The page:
One exemplary anime from 2005 with a steadfast commitment to setting is Emma: A Victorian Romance. Very much a romance story and very much set in Victorian England, Emma is a rare title that gets as far away from modern-day Tokyo without having to go into space or some other fantasy locale. Adapted from a manga by Kaoru Mori, Emma tells the story of a working class maid and a man from a wealthy merchant family who meet and fall in love. Of course, class distinctions get in the way and it seems the two are not meant to be together. Despite an Indian prince's arrival on the back of an elephant, Emma is grounded in realism, doing away with typical anime shorthand to convey the situations and emotions behind them. The audience doesn't need exaggerated expressions and deformed characters shouting at each other to get the embarrassment and anxieties of the characters across, allowing the circumstances to speak for themselves. The effort involved in maintaining the authenticity of Emma's London, at the cost of all stylistic shortcuts, deserves much praise.

From 2005 onward, "atmosphere" becomes one of those recurring terms when talking about modern anime. In our confusion to label anime that fails to give us a taut plot and heated battles, we've compartmentalized these shows under "slice-of-life" without really thinking about what it means and its relation to atmosphere. Another term, iyashikei, came about to incorporate both atmosphere and the transient healing quality of certain shows that have fallen under the slice-of-life category. With very little knowledge about 2005 prior to this writing, I've had to overlook plenty of other noteworthy shows, such as Kyoto Animation's first visual novel adaptation Air and the highly-regarded Mushishi, an excellent example of atmosphere that I unfortunately could not include in time. Despite my repeated use of the term "slice-of-life," there is no easy catch-all phrase for this mellow breed of anime.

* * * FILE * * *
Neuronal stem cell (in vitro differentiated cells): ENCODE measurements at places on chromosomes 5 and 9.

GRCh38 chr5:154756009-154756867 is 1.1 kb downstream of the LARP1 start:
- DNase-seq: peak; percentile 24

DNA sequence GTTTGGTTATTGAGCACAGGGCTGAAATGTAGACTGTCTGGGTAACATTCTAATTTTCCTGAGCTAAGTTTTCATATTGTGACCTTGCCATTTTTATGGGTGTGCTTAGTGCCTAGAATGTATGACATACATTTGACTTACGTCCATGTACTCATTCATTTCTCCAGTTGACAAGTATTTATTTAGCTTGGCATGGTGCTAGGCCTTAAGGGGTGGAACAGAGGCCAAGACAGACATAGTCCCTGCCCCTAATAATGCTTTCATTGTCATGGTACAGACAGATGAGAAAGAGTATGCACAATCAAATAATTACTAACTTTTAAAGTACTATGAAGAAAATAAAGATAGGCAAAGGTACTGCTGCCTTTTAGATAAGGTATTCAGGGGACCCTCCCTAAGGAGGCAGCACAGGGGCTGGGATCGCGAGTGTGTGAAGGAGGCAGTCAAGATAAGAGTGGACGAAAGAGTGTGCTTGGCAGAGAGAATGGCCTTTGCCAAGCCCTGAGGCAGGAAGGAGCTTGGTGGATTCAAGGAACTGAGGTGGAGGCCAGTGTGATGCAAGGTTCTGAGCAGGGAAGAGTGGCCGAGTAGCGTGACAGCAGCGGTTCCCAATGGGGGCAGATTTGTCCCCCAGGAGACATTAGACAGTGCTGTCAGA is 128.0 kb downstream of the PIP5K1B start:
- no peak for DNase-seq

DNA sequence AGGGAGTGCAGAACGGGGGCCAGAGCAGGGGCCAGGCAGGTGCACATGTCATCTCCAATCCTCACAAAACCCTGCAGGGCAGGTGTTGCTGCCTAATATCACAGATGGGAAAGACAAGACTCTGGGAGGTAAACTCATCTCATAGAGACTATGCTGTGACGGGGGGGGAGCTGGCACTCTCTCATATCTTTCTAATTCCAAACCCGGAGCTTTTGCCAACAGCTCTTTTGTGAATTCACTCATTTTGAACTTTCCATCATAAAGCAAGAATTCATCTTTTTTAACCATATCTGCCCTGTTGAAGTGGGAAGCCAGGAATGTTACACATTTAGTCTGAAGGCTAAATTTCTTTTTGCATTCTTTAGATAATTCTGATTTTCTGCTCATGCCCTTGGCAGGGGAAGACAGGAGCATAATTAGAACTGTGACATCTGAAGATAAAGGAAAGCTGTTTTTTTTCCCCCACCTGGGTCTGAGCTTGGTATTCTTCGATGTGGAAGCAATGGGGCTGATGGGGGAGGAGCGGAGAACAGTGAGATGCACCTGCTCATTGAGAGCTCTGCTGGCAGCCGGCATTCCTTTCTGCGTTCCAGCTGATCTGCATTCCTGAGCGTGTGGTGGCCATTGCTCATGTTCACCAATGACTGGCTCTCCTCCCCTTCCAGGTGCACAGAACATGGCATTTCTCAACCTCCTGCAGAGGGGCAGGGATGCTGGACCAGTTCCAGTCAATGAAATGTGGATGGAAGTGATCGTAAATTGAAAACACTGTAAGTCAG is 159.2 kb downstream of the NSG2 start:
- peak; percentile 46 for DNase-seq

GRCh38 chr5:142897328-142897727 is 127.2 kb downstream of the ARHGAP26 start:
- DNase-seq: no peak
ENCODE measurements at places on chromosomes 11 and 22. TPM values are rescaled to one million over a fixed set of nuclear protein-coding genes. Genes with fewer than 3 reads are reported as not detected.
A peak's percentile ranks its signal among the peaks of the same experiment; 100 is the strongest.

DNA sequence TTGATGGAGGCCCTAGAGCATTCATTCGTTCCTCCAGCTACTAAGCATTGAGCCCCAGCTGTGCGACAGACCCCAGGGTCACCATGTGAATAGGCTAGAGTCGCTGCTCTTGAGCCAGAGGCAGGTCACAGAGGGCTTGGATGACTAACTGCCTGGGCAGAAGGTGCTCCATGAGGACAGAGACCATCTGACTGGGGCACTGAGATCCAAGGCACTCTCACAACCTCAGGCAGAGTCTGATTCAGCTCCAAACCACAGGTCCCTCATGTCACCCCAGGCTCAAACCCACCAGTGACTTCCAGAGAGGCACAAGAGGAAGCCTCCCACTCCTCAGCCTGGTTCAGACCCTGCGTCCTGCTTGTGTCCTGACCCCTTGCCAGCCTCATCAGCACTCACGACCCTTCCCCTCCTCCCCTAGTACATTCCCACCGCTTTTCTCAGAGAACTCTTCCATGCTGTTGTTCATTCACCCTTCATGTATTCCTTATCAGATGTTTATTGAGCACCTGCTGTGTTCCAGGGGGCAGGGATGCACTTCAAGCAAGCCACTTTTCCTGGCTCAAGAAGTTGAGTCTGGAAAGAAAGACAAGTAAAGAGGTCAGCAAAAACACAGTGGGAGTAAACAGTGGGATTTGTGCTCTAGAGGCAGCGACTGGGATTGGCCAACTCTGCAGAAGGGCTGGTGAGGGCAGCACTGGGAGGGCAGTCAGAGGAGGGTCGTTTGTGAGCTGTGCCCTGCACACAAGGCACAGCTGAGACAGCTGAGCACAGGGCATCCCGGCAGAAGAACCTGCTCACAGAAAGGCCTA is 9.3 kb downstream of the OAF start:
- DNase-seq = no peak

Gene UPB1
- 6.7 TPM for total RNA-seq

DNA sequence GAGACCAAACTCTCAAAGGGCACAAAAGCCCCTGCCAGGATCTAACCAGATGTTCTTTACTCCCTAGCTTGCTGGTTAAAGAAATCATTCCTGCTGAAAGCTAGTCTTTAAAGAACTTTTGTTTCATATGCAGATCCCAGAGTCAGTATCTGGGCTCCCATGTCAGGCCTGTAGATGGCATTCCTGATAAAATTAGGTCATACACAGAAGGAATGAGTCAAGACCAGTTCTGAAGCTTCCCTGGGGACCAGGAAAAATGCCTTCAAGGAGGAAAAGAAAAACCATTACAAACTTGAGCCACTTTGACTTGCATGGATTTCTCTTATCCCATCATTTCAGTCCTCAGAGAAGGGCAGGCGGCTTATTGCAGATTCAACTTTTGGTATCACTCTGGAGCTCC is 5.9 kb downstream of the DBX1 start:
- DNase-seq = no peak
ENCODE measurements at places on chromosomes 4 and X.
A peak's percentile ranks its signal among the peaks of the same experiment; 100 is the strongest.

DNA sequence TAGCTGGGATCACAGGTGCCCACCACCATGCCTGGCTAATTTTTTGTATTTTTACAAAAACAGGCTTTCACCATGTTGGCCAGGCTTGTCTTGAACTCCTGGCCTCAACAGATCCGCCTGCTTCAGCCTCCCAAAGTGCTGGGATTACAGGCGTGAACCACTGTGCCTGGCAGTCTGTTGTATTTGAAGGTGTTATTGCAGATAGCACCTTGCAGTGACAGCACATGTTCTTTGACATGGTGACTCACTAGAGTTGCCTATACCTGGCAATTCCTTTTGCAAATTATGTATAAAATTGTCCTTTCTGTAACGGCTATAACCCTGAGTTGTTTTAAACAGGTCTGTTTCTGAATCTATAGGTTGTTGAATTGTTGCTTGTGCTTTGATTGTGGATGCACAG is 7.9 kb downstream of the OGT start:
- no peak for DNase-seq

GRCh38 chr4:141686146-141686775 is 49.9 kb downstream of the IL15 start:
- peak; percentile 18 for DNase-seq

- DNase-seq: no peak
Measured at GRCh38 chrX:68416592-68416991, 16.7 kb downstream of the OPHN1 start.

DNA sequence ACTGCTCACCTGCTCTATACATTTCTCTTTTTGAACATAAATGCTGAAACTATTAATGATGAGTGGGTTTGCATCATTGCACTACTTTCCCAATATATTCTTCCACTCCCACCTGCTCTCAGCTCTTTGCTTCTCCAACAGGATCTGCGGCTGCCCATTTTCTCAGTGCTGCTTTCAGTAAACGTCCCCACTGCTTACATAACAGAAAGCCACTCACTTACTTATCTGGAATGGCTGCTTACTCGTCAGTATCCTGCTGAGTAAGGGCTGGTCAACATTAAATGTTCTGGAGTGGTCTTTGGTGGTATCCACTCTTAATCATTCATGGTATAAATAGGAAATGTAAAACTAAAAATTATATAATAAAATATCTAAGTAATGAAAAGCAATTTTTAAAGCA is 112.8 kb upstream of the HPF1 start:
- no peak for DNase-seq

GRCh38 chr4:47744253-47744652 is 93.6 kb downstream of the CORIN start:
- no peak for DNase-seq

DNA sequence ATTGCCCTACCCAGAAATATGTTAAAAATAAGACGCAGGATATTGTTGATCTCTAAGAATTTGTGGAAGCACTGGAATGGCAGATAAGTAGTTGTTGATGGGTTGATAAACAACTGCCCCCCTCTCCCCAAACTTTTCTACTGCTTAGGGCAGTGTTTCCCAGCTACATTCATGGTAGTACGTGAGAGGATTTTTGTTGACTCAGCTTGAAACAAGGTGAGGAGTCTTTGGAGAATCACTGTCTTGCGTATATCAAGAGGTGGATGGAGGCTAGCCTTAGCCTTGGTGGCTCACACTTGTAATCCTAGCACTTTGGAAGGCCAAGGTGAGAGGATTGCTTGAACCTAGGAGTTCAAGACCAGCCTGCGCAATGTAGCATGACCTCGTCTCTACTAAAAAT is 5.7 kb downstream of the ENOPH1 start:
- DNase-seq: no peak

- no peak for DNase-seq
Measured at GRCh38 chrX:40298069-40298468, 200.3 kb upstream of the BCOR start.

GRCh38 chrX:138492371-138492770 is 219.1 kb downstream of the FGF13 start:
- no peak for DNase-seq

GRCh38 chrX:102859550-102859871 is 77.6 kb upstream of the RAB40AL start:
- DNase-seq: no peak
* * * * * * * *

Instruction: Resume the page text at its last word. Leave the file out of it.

Then again, whether it's "slice-of-life," iyashikei, or "shows with zero giant robots," whatever you like to use to describe this kind of anime, none of that matters since 2005 is the year that Mars of Destruction happened, among other things. Let's just say that 2005 was keeping anime incubated for a stronger year.

Next time: 2006, the year when we needed to establish a new level in anime.